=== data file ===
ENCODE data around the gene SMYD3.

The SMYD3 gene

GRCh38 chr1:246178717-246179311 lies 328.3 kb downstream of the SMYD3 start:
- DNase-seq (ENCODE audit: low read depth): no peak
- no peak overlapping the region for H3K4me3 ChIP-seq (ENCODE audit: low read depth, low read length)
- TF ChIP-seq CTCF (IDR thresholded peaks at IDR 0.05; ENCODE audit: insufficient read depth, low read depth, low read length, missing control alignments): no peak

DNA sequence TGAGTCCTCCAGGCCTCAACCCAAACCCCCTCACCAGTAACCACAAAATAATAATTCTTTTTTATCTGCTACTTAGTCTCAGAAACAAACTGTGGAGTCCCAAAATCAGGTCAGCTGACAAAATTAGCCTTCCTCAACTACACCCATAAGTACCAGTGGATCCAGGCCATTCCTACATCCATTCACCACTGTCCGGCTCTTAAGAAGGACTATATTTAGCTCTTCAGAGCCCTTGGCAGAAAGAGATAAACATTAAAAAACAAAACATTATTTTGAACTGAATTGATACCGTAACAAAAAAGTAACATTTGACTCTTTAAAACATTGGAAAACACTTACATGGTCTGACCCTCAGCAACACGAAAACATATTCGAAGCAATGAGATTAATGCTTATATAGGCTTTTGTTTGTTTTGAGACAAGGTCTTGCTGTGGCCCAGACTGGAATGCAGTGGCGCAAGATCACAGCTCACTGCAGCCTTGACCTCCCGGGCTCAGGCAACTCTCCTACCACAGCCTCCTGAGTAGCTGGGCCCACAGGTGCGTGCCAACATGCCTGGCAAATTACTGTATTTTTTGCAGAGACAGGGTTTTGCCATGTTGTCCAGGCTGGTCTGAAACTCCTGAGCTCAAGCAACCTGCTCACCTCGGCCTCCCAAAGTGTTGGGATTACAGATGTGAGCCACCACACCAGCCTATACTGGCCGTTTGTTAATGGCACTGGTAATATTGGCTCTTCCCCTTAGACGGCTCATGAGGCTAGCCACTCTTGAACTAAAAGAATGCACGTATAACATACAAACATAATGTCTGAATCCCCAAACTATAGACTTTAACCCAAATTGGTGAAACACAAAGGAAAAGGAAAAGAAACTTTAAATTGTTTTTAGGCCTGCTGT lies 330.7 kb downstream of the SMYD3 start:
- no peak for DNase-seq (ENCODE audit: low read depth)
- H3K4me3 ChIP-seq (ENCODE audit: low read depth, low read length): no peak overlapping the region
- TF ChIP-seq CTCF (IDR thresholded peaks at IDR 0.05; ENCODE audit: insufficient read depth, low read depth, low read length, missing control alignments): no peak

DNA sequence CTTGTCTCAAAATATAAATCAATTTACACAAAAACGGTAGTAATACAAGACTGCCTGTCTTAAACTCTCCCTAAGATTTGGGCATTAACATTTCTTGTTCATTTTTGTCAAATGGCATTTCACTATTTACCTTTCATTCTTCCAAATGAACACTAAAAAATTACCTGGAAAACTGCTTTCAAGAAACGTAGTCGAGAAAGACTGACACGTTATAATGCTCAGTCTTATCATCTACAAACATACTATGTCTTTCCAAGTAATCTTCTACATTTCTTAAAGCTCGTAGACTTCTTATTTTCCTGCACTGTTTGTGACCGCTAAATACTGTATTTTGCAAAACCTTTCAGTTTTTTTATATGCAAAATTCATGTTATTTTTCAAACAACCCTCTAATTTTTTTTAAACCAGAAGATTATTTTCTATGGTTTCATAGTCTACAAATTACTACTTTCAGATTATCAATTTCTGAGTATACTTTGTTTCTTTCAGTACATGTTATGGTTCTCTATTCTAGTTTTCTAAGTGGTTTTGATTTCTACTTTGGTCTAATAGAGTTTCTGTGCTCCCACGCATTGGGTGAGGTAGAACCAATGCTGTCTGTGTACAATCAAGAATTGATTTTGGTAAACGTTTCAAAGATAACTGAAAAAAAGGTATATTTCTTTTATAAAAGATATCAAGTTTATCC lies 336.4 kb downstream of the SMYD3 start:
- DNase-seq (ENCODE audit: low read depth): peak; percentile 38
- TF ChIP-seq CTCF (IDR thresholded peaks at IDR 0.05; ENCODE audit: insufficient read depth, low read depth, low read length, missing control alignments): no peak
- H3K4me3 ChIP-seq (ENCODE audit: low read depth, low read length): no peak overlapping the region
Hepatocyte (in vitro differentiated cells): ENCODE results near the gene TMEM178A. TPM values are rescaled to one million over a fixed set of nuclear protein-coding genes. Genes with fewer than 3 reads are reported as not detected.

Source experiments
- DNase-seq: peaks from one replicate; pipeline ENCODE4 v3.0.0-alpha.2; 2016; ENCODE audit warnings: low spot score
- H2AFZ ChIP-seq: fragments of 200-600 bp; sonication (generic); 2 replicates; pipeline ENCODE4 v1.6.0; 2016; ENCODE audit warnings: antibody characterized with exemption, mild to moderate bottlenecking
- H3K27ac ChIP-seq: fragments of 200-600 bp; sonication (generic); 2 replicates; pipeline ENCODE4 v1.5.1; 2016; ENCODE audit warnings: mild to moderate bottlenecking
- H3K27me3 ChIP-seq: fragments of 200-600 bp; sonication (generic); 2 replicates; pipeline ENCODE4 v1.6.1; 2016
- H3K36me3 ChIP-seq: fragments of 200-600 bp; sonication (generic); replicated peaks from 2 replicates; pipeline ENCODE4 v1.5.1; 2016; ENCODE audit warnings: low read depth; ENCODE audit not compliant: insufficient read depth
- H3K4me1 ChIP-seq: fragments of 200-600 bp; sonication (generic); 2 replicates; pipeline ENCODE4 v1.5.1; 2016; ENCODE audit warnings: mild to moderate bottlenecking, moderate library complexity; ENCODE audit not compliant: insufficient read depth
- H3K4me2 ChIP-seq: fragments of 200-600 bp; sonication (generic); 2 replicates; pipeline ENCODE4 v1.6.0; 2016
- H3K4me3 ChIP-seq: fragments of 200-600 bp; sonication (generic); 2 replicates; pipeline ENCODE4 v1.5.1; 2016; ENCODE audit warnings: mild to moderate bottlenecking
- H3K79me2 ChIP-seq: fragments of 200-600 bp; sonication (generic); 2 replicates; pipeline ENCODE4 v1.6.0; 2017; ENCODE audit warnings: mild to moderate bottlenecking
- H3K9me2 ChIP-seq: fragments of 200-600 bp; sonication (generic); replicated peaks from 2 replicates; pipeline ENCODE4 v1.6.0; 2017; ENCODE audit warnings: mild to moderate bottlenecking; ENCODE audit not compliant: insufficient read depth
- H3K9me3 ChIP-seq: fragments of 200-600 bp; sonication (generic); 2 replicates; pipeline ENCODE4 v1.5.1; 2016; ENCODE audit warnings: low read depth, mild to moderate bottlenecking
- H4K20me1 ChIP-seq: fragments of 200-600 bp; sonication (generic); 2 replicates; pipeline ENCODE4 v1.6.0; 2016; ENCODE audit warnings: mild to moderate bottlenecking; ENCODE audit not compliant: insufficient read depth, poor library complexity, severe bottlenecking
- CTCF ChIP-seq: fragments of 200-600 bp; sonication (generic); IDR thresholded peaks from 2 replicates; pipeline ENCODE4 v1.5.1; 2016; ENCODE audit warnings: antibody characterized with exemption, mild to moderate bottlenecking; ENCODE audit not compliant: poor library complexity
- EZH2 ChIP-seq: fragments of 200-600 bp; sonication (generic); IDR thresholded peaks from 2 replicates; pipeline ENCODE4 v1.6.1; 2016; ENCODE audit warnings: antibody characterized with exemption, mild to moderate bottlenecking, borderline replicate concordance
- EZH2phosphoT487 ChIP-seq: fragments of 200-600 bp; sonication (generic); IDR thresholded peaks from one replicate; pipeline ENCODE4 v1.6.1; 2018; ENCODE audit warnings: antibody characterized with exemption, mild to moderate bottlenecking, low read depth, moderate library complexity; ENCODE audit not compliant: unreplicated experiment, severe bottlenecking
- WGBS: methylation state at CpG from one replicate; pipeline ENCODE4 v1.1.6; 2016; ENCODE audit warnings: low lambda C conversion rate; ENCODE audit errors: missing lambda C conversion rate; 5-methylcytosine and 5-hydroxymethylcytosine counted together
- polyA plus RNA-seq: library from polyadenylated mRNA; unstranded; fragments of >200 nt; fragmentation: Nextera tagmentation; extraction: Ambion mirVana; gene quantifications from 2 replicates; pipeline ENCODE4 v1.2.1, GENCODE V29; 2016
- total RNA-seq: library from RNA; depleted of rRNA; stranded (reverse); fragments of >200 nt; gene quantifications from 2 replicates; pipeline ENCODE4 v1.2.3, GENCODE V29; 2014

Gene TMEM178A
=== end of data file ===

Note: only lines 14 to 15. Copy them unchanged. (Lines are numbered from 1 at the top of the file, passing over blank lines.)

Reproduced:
- H3K4me3 ChIP-seq (ENCODE audit: low read depth, low read length): no peak overlapping the region
Hepatocyte (in vitro differentiated cells): ENCODE results near the gene TMEM178A. TPM values are rescaled to one million over a fixed set of nuclear protein-coding genes. Genes with fewer than 3 reads are reported as not detected.